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STOP POLING WITH PAIN: Strength training for injury prevention

A few months back, I wrote a popular blog post here about all my tips and tricks for dealing with sports injuries. As I said then, I’ve put a lot of time and energy into finding the best ways to deal with being hurt and healing up quickly! But recently, I’ve shifted focus, becoming much more interested in the preventative side. Why didn’t I do this earlier? I felt helpless – like my only two options were to either deal with injuries or quit doing the activities I loved. Given those two choices, I figured I’d just deal with the injuries.

Wouldn’t it be great if there was a third option, though? The option to do the activities you love and not get injured? I’ve always known people who managed to pull that off, and been very jealous. It seemed like my body was just injury-prone, and I was stuck with it. But then, amazingly, over the past six months, changes in my training routine lately have made me a big believer that there CAN be a better way.

Pain is not actually bad thing. It’s a really, really important system. It’s your body speaking to you and telling you something’s not right. How can we learn how to listen, rather than just trying to make the signal go away?

After spending most of my life trying to deal with injuries and pain, I had a critical mindset shift this winter when I was out in Los Angeles. I was staying with the amazing Drusilla Ray, and learned that part of her training regiment is working with a personal trainer to strengthen her rotator cuff area and prevent injuries. Dru is a complete beast and stronger than strong, someone I hugely look up to, so this set off a big “Aha!!!!!” moment in my head.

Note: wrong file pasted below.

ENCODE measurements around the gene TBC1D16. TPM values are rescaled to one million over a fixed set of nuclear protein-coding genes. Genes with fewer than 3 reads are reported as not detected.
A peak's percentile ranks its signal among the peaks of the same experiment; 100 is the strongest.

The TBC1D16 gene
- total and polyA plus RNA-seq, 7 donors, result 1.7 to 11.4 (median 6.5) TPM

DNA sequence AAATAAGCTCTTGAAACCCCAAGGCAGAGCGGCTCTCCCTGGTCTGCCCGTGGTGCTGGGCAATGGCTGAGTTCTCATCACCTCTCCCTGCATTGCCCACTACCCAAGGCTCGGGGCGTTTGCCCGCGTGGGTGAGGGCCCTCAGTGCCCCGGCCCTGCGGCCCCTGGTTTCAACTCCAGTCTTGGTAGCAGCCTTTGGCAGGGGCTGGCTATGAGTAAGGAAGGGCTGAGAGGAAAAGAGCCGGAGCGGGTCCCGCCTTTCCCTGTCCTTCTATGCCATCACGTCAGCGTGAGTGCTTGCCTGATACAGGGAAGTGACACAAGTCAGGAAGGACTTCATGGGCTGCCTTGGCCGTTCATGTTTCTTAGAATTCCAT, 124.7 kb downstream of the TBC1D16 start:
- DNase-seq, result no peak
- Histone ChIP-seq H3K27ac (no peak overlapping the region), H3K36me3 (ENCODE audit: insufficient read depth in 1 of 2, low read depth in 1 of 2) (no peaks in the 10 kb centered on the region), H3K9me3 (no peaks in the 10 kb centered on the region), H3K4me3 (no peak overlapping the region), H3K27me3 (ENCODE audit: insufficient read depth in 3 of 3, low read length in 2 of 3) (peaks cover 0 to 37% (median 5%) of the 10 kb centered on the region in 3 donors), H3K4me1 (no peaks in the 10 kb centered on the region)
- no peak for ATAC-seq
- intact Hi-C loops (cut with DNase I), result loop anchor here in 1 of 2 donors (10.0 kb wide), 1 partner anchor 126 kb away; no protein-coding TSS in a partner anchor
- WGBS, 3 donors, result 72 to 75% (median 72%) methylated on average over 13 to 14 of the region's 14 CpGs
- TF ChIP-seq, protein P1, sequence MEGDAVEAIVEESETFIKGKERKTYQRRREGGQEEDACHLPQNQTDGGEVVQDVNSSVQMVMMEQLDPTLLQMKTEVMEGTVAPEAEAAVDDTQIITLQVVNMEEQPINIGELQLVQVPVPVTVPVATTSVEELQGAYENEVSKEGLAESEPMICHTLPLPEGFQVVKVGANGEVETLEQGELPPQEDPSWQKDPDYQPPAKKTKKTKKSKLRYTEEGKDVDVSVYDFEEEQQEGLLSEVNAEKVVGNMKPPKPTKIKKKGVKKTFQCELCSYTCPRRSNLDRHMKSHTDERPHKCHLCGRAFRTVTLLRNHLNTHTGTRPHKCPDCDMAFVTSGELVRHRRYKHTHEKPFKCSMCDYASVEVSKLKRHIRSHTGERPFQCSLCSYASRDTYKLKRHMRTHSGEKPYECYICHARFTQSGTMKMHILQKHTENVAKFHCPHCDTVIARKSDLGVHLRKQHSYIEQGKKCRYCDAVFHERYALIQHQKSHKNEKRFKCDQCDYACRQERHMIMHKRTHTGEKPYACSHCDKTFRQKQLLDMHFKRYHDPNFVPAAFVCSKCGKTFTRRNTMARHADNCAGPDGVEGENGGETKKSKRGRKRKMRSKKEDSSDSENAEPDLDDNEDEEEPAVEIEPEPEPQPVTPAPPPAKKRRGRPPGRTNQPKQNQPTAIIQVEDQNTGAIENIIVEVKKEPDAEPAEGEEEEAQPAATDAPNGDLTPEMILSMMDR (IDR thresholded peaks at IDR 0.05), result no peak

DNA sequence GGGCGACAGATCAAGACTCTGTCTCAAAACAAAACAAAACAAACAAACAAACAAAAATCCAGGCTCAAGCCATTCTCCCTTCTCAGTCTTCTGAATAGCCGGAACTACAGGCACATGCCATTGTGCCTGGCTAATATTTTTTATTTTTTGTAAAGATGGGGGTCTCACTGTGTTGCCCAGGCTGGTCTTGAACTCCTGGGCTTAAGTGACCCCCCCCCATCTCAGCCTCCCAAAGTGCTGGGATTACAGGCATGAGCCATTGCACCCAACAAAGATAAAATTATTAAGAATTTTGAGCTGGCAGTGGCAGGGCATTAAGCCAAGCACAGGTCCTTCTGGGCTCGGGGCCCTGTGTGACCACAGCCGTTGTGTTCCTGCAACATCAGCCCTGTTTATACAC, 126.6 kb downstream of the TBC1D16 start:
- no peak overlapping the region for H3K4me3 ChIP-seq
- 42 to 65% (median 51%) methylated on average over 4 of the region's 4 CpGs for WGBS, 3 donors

I had tried basically everything out there to heal injuries, but had done very little as far as specific preventative strength training. As luck would have it, my massage therapist, who has up to now been the glue that kept my battered body together, is also a personal trainer. He had shown me some exercises in the past to try to strengthen the areas where I was chronically hurting, but I never kept up with them. After coming home from that LA trip, I decided to take it seriously, and asked him to start working together on a training regiment.

My main issues have been elbow, shoulder, and neck pain. He put together a weights routine for me that focused on increasing shoulder stability and grip strength. I started in January, so it’s been six months of training at this point.

I can’t say enough about the results so far.

Almost immediately I saw an increase in what I was able to do on the pole. As I started to shore up the weak points in my body, just small increases in strength in those areas suddenly I meant I could access way more strength and power in the areas that I’d already been strong. The more I train, the more I realize what a huge effect these weak links were having on everything I did. And that is the message my body was trying to tell me with the pain, but I didn’t know how to understand it.

Suddenly, now that my grip is strong, I’m actually holding on tight and controlling the force in my forearm, rather than hanging and constantly irritating my elbow, which led to my shoulder, which led to my neck. I’m not in chronic pain, and when I lie down on the massage table I’m not completely asymmetrical and misaligned. And I am able to do so much more with my body, as all of the muscles work together in unison like they’re supposed to, without a couple weak links dragging everything down.